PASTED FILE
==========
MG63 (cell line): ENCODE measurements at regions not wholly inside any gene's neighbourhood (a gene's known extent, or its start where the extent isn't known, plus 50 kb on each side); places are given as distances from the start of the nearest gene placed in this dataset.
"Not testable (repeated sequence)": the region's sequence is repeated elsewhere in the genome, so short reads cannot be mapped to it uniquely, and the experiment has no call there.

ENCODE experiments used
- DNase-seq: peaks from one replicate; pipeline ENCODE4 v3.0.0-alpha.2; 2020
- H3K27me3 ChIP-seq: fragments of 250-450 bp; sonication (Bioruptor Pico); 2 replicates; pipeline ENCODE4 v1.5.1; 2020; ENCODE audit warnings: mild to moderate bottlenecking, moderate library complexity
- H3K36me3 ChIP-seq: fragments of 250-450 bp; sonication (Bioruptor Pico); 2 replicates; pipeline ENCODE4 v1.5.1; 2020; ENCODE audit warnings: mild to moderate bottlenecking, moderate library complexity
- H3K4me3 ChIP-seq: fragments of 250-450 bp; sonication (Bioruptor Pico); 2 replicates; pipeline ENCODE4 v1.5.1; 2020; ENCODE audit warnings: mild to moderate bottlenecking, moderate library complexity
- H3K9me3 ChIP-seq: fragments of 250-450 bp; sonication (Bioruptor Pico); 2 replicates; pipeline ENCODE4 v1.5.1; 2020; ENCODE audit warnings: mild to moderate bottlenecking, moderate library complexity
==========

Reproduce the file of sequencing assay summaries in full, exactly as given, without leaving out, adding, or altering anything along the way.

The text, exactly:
MG63 (cell line): ENCODE measurements at regions not wholly inside any gene's neighbourhood (a gene's known extent, or its start where the extent isn't known, plus 50 kb on each side); places are given as distances from the start of the nearest gene placed in this dataset.
"Not testable (repeated sequence)": the region's sequence is repeated elsewhere in the genome, so short reads cannot be mapped to it uniquely, and the experiment has no call there.

ENCODE experiments used
- DNase-seq: peaks from one replicate; pipeline ENCODE4 v3.0.0-alpha.2; 2020
- H3K27me3 ChIP-seq: fragments of 250-450 bp; sonication (Bioruptor Pico); 2 replicates; pipeline ENCODE4 v1.5.1; 2020; ENCODE audit warnings: mild to moderate bottlenecking, moderate library complexity
- H3K36me3 ChIP-seq: fragments of 250-450 bp; sonication (Bioruptor Pico); 2 replicates; pipeline ENCODE4 v1.5.1; 2020; ENCODE audit warnings: mild to moderate bottlenecking, moderate library complexity
- H3K4me3 ChIP-seq: fragments of 250-450 bp; sonication (Bioruptor Pico); 2 replicates; pipeline ENCODE4 v1.5.1; 2020; ENCODE audit warnings: mild to moderate bottlenecking, moderate library complexity
- H3K9me3 ChIP-seq: fragments of 250-450 bp; sonication (Bioruptor Pico); 2 replicates; pipeline ENCODE4 v1.5.1; 2020; ENCODE audit warnings: mild to moderate bottlenecking, moderate library complexity